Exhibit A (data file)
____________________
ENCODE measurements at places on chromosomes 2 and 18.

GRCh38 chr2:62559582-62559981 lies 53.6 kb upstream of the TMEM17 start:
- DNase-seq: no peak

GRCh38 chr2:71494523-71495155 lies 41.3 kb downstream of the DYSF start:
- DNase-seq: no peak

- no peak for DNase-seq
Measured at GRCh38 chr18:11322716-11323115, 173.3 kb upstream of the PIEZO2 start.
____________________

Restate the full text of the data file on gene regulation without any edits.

ENCODE measurements at places on chromosomes 2 and 18.

GRCh38 chr2:62559582-62559981 lies 53.6 kb upstream of the TMEM17 start:
- DNase-seq: no peak

GRCh38 chr2:71494523-71495155 lies 41.3 kb downstream of the DYSF start:
- DNase-seq: no peak

- no peak for DNase-seq
Measured at GRCh38 chr18:11322716-11323115, 173.3 kb upstream of the PIEZO2 start.